Our Rama fresnels are new as of last summer, and already metal pieces are falling off of them (usually breaking off of the dials) without provocation. We don’t use the safety cables that came attached, because they are quicklink and not carabiner, which is simply annoying. The “quick-focus” attachments for these units are sitting in boxes collecting dust somewhere, because they were too difficult to attach, and made little sense when the rest of our units have traditional c-clamps and require wrenches anyway. Good idea in theory, but they just weren’t worth taking the time to figure out. If they had come pre-assembled, we may have been able to use them. Again, these have great output, but the only 1k lamps that work in them die after only 250 hours. We will be switching to 750w next season to save money, but it will be disappointing to have a system that is not as bright.



Nobody I know enjoys working with these units, and I think if you made changes to address these issues, you may find more buyers in the states. I know this is easier said than done, but I wanted to put in my two cents.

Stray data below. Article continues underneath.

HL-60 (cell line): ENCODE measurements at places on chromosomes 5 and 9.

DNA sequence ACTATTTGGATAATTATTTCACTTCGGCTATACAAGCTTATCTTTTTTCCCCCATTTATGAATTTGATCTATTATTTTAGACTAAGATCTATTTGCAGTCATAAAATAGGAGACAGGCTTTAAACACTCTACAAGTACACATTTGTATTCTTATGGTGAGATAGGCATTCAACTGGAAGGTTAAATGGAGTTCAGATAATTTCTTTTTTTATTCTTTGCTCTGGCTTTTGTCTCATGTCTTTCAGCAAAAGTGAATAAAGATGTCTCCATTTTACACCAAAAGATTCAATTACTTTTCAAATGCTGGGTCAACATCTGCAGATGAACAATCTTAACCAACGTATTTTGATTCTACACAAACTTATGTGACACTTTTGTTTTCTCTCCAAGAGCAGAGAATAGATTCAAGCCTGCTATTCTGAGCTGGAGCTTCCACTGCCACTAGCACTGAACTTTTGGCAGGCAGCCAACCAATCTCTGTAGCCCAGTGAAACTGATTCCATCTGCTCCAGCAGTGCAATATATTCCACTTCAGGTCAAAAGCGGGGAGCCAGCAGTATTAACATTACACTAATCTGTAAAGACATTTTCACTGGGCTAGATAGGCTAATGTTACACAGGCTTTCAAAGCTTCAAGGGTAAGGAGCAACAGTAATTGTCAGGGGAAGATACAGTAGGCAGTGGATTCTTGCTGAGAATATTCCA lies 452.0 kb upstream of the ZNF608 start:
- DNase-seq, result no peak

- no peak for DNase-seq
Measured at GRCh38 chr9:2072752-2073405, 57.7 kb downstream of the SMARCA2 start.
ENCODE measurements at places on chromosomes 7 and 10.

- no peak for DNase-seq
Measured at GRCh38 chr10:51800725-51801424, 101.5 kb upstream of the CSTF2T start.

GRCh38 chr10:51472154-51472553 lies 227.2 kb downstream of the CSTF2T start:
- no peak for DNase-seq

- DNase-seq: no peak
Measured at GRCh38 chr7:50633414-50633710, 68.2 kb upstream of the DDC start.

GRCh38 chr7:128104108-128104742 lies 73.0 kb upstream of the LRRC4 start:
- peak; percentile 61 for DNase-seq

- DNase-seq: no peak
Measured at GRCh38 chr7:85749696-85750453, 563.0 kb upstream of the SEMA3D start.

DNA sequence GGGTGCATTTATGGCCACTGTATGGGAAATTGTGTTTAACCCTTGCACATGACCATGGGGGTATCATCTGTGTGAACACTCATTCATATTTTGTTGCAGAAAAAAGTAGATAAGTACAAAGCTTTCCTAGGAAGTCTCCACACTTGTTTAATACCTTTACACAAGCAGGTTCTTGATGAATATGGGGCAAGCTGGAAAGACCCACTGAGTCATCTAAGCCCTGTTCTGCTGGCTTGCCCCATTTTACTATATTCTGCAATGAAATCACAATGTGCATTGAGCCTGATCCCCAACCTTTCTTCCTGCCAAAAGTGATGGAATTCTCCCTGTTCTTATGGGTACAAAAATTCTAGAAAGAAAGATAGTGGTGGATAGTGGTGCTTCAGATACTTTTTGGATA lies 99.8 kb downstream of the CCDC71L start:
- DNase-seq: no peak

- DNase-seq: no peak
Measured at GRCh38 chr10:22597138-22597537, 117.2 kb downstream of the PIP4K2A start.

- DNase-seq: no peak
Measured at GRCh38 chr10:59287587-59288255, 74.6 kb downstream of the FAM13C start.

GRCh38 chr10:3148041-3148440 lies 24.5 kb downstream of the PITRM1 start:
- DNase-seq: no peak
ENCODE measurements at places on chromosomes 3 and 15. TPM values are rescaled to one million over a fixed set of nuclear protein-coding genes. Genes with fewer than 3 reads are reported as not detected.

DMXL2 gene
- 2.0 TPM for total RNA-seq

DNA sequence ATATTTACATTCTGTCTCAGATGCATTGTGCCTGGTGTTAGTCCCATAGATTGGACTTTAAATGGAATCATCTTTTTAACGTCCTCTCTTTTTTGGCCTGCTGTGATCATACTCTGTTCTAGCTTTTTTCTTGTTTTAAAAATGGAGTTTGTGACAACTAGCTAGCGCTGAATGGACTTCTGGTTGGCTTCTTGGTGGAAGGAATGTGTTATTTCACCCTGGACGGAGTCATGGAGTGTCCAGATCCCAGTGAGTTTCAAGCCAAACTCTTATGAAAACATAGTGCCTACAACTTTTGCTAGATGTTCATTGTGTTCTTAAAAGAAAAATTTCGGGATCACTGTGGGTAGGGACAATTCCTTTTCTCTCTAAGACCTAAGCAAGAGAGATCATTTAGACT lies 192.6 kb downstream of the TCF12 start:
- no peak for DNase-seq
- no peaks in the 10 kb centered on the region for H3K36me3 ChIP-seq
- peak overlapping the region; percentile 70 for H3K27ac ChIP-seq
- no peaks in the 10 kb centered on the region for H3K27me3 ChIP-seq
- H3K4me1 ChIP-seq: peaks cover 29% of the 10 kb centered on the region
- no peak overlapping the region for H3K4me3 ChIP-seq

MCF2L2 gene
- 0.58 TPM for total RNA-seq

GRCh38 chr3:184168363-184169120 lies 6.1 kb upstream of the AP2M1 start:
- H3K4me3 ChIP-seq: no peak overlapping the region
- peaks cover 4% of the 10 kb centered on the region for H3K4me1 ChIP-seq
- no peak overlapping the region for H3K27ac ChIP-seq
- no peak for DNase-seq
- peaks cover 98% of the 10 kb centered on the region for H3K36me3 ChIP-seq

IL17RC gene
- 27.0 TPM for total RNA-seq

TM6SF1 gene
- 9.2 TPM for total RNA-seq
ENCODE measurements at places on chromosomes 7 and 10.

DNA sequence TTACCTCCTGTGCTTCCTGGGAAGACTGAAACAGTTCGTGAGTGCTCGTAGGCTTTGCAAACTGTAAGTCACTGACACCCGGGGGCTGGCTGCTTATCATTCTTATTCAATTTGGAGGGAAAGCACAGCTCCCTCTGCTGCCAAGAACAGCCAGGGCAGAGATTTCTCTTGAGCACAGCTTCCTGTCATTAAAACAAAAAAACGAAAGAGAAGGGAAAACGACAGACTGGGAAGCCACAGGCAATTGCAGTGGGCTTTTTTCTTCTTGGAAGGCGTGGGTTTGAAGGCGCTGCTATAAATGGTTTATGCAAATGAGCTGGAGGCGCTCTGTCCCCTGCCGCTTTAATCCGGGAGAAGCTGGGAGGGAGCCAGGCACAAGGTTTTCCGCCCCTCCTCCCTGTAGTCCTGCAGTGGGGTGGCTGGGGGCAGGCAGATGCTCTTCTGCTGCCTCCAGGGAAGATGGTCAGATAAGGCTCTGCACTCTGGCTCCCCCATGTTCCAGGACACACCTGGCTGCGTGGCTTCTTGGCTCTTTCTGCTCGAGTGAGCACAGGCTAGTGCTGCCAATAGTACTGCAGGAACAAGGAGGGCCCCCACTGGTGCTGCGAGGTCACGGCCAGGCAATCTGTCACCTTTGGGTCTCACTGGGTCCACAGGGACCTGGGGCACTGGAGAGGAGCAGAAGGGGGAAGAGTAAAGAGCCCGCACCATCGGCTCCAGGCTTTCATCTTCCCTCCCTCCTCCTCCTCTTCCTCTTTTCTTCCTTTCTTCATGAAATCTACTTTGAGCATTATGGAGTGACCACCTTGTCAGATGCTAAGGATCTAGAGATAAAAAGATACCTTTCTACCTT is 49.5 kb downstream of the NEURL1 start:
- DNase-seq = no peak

Tuesday, May 18, 2010

Musicians

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In the world of theater, things are generally scheduled tightly, due to budget constraints, time constraints, etc.

In the world of music, most gigs are quick, painless, and fun.

They don't sound so different, these two worlds. Yet- musicians expect to show up for a gig maybe half an hour prior (at the most), make sure the mics are working, and then play a show.


Theater technicians, however, expect to see musicians hours before a show, to check and re-check and re-check the re-checks of everything. And to program some light cues. Because running a show live off of an Express board with Altmans and Selecons just plain sucks.